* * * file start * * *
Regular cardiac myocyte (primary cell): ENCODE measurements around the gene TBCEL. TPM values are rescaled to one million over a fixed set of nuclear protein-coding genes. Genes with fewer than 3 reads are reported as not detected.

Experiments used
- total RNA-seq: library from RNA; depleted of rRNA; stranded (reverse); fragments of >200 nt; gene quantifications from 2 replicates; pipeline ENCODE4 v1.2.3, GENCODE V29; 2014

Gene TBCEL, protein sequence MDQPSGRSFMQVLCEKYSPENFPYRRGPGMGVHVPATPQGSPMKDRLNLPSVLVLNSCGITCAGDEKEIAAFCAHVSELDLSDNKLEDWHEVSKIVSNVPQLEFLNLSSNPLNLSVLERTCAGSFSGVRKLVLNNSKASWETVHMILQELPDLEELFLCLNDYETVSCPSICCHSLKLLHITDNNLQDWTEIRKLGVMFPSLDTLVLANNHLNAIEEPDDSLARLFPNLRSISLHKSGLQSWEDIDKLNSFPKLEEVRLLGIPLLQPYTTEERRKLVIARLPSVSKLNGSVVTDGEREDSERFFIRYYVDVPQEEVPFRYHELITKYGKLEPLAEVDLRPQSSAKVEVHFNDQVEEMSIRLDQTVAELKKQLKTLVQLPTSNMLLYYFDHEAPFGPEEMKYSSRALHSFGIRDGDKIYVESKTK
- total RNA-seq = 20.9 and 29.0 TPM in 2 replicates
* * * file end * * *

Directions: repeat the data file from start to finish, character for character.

Regular cardiac myocyte (primary cell): ENCODE measurements around the gene TBCEL. TPM values are rescaled to one million over a fixed set of nuclear protein-coding genes. Genes with fewer than 3 reads are reported as not detected.

Experiments used
- total RNA-seq: library from RNA; depleted of rRNA; stranded (reverse); fragments of >200 nt; gene quantifications from 2 replicates; pipeline ENCODE4 v1.2.3, GENCODE V29; 2014

Gene TBCEL, protein sequence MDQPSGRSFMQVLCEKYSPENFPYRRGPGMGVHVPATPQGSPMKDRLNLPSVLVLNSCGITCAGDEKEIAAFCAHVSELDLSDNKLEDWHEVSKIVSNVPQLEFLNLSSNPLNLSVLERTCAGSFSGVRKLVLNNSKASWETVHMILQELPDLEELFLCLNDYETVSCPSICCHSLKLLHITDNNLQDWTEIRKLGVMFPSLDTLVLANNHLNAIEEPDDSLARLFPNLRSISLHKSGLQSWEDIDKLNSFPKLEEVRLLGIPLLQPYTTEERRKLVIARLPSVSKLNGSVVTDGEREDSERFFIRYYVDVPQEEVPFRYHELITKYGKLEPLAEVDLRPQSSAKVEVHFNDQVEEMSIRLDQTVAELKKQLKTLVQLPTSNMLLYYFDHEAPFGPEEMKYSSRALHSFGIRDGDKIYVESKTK
- total RNA-seq = 20.9 and 29.0 TPM in 2 replicates